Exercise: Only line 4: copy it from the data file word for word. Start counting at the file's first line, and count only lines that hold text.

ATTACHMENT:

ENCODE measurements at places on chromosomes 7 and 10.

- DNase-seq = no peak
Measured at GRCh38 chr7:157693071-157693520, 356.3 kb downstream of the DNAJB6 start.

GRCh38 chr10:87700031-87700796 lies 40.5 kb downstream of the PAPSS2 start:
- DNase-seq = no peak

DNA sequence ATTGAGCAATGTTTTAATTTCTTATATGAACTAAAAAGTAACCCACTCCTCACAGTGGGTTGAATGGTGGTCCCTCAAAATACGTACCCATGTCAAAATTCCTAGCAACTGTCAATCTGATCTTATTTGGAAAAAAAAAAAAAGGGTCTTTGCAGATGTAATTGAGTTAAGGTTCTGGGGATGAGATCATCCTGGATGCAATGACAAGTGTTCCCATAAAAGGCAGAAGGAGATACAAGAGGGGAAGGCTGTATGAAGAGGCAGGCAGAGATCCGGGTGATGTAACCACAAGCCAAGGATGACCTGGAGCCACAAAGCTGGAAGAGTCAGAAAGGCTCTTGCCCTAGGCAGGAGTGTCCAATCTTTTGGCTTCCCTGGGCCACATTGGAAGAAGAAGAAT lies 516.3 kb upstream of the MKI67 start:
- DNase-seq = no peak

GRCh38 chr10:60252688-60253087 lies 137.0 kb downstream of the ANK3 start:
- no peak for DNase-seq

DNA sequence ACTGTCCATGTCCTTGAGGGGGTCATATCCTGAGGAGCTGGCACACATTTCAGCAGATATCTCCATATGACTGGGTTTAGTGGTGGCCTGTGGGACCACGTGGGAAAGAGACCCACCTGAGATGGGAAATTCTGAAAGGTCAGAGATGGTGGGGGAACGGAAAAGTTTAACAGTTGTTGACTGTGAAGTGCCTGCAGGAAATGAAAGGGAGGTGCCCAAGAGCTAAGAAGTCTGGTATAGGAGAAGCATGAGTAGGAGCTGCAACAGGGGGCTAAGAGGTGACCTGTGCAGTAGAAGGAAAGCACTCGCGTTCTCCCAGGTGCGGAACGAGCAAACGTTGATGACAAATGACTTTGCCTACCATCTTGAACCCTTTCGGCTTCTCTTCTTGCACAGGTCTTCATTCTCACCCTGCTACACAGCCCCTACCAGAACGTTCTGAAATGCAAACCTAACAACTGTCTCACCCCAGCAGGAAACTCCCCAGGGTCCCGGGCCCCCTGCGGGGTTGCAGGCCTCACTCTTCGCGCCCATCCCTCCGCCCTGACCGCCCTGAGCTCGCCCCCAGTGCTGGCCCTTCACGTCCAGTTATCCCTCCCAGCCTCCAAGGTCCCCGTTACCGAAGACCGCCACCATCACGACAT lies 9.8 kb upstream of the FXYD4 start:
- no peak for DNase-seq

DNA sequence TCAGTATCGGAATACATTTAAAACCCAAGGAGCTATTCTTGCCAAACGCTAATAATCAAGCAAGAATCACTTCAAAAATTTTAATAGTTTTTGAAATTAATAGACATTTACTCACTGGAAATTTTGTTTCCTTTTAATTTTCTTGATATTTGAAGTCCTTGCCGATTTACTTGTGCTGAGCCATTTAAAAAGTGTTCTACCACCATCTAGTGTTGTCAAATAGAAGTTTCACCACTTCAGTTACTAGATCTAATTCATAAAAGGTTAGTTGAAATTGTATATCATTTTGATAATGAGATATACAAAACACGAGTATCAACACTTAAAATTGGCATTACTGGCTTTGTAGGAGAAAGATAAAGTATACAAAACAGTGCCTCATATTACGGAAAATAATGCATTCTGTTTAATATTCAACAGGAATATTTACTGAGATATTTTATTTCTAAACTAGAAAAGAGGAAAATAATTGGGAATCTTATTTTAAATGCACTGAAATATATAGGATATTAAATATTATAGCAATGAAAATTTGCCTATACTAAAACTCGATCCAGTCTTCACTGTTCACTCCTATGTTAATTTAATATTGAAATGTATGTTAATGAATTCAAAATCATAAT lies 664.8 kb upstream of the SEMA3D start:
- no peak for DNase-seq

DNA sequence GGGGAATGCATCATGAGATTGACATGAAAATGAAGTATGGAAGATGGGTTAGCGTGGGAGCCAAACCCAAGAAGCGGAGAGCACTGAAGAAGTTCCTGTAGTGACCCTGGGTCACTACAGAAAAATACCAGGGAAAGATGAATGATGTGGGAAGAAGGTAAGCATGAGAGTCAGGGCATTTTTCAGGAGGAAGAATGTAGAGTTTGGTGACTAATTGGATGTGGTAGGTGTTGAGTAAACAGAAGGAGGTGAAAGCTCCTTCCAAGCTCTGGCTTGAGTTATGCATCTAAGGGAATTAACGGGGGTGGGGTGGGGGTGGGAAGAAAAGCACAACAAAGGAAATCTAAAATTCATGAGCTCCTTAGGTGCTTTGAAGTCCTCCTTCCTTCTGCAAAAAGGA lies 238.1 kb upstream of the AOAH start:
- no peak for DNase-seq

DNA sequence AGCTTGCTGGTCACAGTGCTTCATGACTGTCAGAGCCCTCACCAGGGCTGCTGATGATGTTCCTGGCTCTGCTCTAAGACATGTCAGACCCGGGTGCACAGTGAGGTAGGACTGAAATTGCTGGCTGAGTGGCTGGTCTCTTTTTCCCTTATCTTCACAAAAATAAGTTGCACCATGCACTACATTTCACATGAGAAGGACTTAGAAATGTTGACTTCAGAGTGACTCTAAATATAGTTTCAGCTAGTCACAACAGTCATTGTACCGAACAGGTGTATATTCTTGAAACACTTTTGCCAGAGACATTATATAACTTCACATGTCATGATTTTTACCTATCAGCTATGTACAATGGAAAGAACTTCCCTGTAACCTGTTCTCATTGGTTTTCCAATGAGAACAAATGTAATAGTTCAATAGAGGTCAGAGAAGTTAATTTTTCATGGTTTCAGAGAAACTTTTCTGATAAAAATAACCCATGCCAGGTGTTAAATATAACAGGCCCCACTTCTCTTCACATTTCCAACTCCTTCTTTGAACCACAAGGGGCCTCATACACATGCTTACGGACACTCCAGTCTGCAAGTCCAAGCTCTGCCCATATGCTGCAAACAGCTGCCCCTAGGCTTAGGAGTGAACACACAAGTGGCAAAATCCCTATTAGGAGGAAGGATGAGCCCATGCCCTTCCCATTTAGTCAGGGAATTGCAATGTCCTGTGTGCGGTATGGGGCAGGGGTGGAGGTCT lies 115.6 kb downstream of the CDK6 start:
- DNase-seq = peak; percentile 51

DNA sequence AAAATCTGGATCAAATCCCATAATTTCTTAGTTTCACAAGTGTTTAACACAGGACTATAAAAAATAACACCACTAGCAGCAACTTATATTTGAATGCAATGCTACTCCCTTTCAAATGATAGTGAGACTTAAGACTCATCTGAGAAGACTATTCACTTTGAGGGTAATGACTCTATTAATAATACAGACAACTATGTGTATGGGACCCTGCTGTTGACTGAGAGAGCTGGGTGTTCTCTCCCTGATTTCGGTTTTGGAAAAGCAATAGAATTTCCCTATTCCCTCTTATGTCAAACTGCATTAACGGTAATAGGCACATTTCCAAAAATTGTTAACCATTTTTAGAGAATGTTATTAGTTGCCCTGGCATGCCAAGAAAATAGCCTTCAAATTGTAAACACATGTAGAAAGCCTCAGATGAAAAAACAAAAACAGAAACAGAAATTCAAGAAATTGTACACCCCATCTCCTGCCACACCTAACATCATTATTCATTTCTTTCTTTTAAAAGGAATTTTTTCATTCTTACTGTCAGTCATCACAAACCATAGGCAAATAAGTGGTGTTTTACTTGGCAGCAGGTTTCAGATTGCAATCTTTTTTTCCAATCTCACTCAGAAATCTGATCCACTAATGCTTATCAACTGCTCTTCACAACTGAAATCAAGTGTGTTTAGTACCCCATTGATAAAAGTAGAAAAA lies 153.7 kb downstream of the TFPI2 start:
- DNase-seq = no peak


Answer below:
GRCh38 chr10:87700031-87700796 lies 40.5 kb downstream of the PAPSS2 start: